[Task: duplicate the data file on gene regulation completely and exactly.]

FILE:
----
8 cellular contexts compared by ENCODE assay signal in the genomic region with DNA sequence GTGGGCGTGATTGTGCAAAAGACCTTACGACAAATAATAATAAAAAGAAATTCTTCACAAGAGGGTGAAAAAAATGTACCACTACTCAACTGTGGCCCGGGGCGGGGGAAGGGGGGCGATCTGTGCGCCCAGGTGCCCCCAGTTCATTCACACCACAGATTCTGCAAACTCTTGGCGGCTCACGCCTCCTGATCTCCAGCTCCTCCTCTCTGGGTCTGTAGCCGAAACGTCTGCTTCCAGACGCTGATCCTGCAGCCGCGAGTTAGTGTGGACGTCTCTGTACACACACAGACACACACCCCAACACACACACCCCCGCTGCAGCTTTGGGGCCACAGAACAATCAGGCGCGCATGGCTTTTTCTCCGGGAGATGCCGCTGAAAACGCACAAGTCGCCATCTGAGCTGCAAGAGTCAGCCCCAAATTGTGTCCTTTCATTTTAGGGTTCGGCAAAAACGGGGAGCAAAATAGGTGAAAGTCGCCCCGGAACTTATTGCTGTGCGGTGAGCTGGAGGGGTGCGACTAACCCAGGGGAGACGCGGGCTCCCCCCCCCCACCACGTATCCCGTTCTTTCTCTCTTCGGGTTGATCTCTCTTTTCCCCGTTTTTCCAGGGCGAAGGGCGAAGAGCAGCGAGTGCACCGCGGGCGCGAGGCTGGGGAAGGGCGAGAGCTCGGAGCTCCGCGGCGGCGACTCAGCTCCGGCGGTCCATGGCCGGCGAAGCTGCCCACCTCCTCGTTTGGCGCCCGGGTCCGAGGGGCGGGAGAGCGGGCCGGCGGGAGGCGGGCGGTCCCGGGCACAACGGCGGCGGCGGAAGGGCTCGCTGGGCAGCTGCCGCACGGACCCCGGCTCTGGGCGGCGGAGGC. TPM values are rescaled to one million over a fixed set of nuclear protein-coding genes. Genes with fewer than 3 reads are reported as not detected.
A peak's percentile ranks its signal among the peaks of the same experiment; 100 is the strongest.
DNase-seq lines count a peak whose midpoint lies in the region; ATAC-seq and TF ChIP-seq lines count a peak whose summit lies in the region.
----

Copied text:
8 cellular contexts compared by ENCODE assay signal in the genomic region with DNA sequence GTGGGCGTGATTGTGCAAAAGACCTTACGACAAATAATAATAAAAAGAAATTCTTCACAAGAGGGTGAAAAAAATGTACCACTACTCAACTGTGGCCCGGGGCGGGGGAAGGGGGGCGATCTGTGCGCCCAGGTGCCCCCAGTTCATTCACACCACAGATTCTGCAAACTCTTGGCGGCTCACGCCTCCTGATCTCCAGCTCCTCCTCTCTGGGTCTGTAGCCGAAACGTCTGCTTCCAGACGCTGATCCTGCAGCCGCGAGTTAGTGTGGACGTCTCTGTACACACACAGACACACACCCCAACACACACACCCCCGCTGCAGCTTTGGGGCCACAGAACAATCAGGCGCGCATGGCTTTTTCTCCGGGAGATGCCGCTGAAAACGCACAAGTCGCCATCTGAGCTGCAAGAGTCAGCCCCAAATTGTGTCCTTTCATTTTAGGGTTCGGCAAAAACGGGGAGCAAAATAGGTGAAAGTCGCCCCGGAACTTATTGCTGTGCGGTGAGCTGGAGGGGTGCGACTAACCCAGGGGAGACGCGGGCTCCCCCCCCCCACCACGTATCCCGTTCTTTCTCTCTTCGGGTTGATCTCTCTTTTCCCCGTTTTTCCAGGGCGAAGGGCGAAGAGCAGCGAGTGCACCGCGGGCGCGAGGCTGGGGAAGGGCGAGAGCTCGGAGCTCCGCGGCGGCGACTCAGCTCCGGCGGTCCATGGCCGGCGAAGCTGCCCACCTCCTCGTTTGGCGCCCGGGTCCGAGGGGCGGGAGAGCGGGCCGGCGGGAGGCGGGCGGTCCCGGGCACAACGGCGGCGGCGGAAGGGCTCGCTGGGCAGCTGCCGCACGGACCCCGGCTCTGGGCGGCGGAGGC. TPM values are rescaled to one million over a fixed set of nuclear protein-coding genes. Genes with fewer than 3 reads are reported as not detected.
A peak's percentile ranks its signal among the peaks of the same experiment; 100 is the strongest.
DNase-seq lines count a peak whose midpoint lies in the region; ATAC-seq and TF ChIP-seq lines count a peak whose summit lies in the region.